I was fortunate recently to attend my first feminist conference organised by Women’s Aid. The theme of the conference was digital stalking and online harassment.
My attendance was a thoroughly positive experience and one which has made a long-lasting impression on me that I will never forget. It felt a supportive and warm environment, conducive to women sharing as much or as little as they wanted to.
The day was also informative with guest speakers such as Caroline Criado Perez, Rachel Griffiths of the Suzy Lamplugh Trust and Laura Richards of the newly formed stalking charity Paladin. Nimko Ali also spoke movingly about the young people she helps, and how she faces daily harassment online as a result of her work helping victims of female genital mutilation.
When I was growing up having suffered plentiful emotional abuse from my stepfather I was anxious maybe even obsessed with not being cast as a victim. Psychology at the time dictated that it was far better to be seen as a survivor rather than a victim. Survivors are brave and strong whilst the victim is somehow weaker more vulnerable and is seen as needing help rather than one who can offer it.
I had real issues accepting that I was a victim of my stepfather’s abuse. Moreover though, I did not want him to win, thus having some kind of power over me, even if this power was socially constructed.
My perceptions were faulty though. There are no winners or losers when it comes to abuse. However, there are victims.
You will have no doubt have heard of Caroline Criado-Perez over the past few months. She first came to prominence when she campaigned successfully for a woman to be the face of a British bank note. It was a conviction campaign and woke many people up to the fact that we live in a misogynistic sexist society.
Sadly this has consequences. We are in the midst of misogynyia;my neologism; a culture where victim blaming is all too prevalent. Where those who have never experienced harassment or abuse feel they have carte blanche to lecture us; those who have. Apparently, we shouldn’t get angry, we shouldn’t swear and definitively we should not feed the trolls. I do not take kindly to being lectured by those who have no idea of the issues at hand.
Society seems ambivalent to misogyny, although the website Everyday Victim Blaming serves as a powerful antidote. Misogyny though, seems to be something for “the wimmin” to worry about. This is why I want to reclaim the word victim, as a counterpoint to victim blaming. I spoke about this with the rappoteurs at the conference, and with Women’s Aid Chair Polly Neate. I want women to be able to acknowledge with candour the harm online harassment does to them. The way it belittles you and makes you feel like less of a human being. I want society to refrain from offering spurious advice to victims about how they may have caused what happened to them. Instead I want society to say unequivocally to perpetrators that their shit and silencing behaviour is not welcome. That rather, there is one simple solution; stop harassing women and girls.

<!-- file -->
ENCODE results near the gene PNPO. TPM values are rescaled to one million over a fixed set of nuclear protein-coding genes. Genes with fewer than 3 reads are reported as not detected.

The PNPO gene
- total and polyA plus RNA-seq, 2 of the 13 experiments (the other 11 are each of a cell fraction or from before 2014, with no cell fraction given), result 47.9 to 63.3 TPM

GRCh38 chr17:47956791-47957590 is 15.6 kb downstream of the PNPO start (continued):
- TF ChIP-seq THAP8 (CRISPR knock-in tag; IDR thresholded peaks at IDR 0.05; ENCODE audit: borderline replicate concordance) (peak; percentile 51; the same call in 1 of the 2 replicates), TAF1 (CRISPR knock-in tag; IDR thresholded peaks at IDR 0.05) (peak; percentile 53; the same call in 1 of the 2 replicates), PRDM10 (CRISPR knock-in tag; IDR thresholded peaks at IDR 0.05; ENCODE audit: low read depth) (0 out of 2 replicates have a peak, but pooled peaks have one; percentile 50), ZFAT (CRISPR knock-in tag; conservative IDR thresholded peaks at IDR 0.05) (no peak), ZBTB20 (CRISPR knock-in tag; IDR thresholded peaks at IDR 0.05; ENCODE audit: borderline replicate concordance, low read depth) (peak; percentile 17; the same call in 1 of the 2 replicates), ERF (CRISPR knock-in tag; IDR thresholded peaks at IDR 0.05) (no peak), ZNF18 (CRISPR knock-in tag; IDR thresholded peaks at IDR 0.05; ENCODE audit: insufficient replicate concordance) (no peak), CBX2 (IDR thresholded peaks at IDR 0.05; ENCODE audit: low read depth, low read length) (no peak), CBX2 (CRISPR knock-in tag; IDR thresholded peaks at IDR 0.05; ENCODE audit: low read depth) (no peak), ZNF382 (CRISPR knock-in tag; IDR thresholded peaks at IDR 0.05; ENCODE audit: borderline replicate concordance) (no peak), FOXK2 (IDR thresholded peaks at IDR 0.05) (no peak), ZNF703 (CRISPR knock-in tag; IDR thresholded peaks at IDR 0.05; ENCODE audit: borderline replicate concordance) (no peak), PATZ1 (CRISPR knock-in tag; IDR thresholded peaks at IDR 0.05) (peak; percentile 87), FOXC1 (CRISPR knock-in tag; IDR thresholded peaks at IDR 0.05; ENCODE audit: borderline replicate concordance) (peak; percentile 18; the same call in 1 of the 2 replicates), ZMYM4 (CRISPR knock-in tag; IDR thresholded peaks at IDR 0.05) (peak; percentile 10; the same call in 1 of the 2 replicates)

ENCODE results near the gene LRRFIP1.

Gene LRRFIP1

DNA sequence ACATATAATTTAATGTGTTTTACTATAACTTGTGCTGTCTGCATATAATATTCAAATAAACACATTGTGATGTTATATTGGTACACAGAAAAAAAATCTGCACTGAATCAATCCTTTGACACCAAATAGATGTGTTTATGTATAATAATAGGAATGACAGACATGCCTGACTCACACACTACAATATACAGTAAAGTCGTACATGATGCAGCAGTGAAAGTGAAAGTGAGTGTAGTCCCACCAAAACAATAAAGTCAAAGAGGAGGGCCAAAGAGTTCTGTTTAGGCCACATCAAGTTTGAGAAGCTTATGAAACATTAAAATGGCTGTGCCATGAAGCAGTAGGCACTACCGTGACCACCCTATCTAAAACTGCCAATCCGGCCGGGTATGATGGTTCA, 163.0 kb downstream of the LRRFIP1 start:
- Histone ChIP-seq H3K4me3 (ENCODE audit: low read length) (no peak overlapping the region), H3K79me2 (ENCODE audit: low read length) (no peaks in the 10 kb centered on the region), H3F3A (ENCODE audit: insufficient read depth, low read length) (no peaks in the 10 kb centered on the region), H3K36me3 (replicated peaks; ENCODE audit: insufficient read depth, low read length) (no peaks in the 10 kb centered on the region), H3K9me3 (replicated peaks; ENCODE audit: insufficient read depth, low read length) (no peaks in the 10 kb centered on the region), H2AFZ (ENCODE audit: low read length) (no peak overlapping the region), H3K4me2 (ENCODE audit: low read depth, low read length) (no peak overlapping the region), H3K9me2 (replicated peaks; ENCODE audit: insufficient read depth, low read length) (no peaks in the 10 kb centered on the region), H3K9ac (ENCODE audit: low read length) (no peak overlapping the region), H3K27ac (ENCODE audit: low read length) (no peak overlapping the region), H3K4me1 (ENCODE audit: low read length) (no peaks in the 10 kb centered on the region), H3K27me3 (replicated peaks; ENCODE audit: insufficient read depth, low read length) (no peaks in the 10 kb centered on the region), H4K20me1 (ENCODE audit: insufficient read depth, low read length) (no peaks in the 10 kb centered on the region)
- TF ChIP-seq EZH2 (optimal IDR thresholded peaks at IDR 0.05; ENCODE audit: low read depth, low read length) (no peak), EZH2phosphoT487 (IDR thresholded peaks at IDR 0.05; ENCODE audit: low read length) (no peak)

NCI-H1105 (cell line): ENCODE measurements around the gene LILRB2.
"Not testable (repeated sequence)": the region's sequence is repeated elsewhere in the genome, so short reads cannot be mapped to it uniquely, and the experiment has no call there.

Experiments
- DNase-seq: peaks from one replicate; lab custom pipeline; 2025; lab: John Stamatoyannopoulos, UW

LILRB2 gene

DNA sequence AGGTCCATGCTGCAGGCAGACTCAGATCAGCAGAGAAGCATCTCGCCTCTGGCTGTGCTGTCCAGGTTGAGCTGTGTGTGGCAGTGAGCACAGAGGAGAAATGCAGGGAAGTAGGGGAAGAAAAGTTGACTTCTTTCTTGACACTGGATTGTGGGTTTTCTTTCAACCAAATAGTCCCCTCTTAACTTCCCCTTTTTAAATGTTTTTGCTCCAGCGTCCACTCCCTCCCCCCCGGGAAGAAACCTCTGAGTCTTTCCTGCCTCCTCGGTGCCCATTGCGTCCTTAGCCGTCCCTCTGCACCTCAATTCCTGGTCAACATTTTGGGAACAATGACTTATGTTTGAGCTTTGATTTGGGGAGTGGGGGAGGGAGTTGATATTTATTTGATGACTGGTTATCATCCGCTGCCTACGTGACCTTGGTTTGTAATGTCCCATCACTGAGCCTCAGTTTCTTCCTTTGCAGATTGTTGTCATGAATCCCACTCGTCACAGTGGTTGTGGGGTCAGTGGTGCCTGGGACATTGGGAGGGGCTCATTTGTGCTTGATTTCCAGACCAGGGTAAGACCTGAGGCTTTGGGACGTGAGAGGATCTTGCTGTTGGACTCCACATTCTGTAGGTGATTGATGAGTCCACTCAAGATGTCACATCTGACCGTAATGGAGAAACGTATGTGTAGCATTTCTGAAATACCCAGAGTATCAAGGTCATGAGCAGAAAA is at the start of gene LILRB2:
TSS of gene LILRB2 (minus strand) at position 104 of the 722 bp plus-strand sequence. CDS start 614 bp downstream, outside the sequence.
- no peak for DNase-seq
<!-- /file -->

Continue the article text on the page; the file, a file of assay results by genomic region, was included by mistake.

You only have to look at the speech of Caroline Criado-Perez at the conference to see just how devastating and debilitating relentless misogyny can be. Every line and every word in that speech packs a semantic punch. It sounded like a moment of real catharsis for Caroline and I am glad she was able to ventilate her struggles in a sisterly and supportive environment. I recognise though that this will never ameliorate what she has been through.
To hear the misogyny and pain grossly intoned in every breath, brings home her anger, and concurrent anguish at her plight.
The word victim though, is not disempowering. It is a misnomer I shall correct from now onwards if I see it taking root. Acknowledging your hurt is not wrong, and it is not up to The Internet, as Judge and Jury to tell you how to do it. That is entirely up to you.
Dialogue is also important though, and condemning entire social groups with destructive hashtags is not appropriate either.